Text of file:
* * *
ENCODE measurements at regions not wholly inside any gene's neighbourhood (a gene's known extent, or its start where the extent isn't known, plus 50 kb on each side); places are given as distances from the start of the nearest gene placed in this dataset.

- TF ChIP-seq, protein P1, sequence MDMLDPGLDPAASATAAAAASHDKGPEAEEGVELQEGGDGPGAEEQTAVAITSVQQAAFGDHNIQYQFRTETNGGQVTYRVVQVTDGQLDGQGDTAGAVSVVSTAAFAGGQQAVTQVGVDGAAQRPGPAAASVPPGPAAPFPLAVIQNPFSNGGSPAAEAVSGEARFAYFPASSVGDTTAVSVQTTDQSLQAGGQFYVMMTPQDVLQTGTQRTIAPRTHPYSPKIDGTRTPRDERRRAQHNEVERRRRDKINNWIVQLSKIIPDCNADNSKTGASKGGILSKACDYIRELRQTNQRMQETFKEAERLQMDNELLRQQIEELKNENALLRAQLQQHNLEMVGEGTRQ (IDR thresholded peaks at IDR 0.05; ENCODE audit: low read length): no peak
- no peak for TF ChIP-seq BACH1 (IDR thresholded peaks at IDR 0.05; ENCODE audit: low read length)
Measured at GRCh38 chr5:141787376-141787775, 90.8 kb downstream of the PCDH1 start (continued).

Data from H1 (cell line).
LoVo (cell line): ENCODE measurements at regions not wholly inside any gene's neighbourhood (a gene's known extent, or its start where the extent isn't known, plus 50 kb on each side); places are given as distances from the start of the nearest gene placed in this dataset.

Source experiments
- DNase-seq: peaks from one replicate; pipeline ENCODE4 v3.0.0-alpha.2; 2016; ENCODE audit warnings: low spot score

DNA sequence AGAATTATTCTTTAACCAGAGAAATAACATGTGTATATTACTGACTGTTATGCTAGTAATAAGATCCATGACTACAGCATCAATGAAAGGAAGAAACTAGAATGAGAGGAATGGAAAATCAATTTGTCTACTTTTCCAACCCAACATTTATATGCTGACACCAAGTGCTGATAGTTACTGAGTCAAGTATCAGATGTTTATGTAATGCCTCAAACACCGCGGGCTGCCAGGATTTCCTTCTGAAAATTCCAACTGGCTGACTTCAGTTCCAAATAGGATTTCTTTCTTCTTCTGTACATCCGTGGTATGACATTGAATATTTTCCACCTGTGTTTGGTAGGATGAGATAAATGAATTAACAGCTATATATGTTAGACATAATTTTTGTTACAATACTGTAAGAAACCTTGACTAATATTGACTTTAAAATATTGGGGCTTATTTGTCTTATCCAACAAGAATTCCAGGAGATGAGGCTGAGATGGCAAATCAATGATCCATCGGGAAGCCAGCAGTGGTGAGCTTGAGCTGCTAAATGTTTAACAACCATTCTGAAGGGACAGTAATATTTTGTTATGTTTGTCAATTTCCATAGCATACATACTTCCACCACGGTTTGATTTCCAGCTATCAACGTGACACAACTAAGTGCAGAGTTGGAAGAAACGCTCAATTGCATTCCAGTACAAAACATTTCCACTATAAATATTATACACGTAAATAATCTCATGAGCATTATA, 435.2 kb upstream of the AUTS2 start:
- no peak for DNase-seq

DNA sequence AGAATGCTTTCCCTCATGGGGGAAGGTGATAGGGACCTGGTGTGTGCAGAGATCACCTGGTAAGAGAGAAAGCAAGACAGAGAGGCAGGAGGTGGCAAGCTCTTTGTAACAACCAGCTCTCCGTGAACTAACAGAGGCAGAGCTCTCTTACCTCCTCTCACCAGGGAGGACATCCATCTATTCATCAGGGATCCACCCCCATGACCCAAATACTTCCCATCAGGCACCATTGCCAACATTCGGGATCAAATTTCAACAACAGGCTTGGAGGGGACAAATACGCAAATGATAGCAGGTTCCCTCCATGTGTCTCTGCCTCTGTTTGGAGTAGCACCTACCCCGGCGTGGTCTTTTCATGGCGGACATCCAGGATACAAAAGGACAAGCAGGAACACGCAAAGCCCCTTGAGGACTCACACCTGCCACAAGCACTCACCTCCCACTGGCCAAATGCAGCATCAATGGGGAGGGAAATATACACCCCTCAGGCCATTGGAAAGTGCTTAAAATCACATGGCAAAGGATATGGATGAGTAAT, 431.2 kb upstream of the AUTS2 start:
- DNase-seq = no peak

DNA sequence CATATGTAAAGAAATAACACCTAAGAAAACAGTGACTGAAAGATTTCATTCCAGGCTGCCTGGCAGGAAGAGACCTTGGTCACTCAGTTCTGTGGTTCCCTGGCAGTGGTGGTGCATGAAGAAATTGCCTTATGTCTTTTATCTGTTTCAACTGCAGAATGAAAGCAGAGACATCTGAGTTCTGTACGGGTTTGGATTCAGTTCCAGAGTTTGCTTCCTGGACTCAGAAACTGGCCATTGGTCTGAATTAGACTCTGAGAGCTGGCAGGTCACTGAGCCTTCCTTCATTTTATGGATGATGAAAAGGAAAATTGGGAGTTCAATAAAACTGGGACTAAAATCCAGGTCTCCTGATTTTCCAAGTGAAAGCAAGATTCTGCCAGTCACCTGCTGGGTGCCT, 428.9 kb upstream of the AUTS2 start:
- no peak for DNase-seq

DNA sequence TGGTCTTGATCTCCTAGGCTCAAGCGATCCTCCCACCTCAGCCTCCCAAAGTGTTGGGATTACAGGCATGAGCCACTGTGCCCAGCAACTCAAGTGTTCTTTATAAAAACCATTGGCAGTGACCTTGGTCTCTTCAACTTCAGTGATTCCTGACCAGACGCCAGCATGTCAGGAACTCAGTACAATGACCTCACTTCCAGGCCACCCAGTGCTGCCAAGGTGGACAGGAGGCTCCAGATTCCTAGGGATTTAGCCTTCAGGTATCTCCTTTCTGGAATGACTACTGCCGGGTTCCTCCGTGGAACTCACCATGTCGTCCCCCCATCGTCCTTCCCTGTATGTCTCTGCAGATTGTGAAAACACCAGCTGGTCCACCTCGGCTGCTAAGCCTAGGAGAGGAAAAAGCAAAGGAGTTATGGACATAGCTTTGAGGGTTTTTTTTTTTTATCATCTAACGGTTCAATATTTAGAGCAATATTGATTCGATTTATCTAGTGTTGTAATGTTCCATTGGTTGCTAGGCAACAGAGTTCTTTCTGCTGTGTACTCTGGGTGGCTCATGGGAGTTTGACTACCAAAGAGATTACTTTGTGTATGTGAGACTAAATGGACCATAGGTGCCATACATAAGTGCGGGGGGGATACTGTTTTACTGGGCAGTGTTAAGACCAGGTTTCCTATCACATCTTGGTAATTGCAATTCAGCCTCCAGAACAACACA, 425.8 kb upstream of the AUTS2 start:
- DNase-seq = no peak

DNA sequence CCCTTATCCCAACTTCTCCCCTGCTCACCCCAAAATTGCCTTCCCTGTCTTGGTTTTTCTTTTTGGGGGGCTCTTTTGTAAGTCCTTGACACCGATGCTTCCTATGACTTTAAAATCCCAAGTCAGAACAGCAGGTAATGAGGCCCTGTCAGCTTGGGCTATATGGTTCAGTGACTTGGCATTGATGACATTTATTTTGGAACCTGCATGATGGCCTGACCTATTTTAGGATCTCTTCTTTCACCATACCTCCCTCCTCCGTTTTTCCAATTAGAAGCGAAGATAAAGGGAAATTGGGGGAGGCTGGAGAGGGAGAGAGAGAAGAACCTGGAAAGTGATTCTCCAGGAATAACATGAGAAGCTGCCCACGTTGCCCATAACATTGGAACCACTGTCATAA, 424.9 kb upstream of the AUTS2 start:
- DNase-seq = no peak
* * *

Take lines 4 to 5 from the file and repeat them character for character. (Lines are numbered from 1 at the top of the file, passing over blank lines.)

Measured at GRCh38 chr5:141787376-141787775, 90.8 kb downstream of the PCDH1 start (continued).

Data from H1 (cell line).